Talk:Alexander Pope

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"A little learning is a dangerous thing" is the starting line of the ODE ON Learning by Alexander POPE eg.seume@gmx.de

  • It's from the Essay on Criticism, Part II, lines 15-18 and is already on the quote page for Pope. - InvisibleSun 15:52, 6 June 2006 (UTC)

Birthdate[edit]

There seems to be some controversy about Pope's birthdate, so I'll summarize what w:Talk:Alexander Pope currently says:

  • The Life of Pope (1905), by Samuel Johnson — according to the online transcription of Professor Jack Lynch of Rutgers University — claims 22 May.
  • "Alexander Pope", Encyclopedia Britannica Online, claims 21 May.
    • Encyclopedia Britannica, unspecified print edition, apparently agrees with the online reference.
  • An unspecified "definitive biography" by Maynard Mack, presumably Alexander Pope: A Life (1985 edition is ISBN 0300033915) claims 21 May (at 6:45 pm, no less).

As a result, both Wikipedia and Wikiquote are currently citing 21 May. ~ Jeff Q (talk) 23:48, 18 June 2006 (UTC)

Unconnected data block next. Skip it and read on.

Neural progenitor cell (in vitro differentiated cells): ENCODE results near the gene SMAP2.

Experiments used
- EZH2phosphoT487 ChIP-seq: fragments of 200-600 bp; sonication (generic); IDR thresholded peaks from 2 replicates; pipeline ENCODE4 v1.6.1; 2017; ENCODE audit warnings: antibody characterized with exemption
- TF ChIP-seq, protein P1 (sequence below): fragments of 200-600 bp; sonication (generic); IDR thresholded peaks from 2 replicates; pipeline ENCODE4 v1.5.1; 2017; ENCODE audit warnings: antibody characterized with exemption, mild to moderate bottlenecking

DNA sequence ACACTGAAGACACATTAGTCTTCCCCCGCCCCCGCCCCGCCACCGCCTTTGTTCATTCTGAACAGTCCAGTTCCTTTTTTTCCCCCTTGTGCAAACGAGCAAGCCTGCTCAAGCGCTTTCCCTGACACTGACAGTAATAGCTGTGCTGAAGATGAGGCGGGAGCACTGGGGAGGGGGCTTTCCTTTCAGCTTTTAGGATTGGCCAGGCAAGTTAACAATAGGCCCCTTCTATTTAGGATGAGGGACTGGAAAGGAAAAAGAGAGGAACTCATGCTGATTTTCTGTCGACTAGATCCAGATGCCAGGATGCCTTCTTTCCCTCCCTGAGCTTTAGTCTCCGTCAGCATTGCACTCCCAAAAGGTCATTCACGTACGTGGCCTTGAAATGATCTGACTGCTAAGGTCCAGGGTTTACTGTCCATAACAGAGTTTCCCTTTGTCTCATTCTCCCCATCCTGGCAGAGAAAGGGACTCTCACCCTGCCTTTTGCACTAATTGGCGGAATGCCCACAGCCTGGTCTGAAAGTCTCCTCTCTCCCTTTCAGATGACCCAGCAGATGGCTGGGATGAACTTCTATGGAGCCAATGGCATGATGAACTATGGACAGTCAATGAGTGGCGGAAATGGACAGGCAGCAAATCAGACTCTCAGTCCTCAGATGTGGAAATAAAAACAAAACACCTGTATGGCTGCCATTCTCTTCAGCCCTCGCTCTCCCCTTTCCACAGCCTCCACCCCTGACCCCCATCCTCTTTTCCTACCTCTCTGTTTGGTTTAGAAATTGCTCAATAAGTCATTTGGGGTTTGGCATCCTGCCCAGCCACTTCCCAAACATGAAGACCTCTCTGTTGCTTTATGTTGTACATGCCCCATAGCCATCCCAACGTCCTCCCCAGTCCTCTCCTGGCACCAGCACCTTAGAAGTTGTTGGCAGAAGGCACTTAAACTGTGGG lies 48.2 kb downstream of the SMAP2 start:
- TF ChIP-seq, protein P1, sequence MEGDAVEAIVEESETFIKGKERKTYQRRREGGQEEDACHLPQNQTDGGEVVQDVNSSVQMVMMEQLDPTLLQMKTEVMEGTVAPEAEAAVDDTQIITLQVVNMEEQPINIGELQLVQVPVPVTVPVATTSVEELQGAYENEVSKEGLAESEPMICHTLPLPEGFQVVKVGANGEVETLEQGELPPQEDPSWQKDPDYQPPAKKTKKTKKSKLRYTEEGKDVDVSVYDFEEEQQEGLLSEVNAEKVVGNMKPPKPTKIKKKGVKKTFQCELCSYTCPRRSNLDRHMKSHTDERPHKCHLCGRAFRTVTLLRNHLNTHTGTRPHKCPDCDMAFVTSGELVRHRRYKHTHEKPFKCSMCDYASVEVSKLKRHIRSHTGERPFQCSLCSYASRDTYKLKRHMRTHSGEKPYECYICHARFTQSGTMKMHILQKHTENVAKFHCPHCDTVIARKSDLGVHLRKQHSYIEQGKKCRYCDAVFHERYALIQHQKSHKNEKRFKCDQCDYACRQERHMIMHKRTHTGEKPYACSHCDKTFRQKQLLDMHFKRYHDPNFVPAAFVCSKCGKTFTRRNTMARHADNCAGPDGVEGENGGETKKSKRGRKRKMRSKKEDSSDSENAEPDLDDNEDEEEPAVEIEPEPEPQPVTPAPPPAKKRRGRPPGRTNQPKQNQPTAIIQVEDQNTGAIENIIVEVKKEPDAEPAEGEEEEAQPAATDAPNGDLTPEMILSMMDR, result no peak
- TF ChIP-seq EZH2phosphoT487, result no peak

from w:Alexander Pope[edit]

"Nature and nature's laws lay hid in night;
God said 'Let Newton be' and all was light."

to which Sir John Collings Squire later amusingly satirised this

"It did not last: the devil, shouting 'Ho.
Let Einstein be' restored the status quo."

so then Alexander O. Bartolo decided on utilizing an Avinity

To be a Saint; Woo hoo' if you say D'OH!
"Let Feynman be' do the Physic's HELLO."

  • Pope, as an Augustan writer, gave a famous definition of wit:

"True wit is nature to advantage drest;
Which oft was thought, but ne'er so well exprest."

"How happy is the blameless Vestal's lot!
The world forgetting, by the world forgot.
Eternal sunshine of the spotless mind!
Each pray'r accepted, and each wish resign'd..."

Riddle quote[edit]

Seems to me a major Pope quote is missing:

Placed on this isthmus of a middle state,
A being darkly wise, and rudely great:
With too much knowledge for the sceptic side,
With too much weakness for the stoic's pride,
He hangs between; in doubt to act, or rest;
In doubt to deem himself a God, or beast;
In doubt his mind and body to prefer;
Born but to die, and reas'ning but to err;

--24.184.131.16 21:29, 21 August 2008 (UTC)

That quote is in An Essay on Man, Epistle II. Cheers! BD2412 T 21:48, 21 August 2008 (UTC)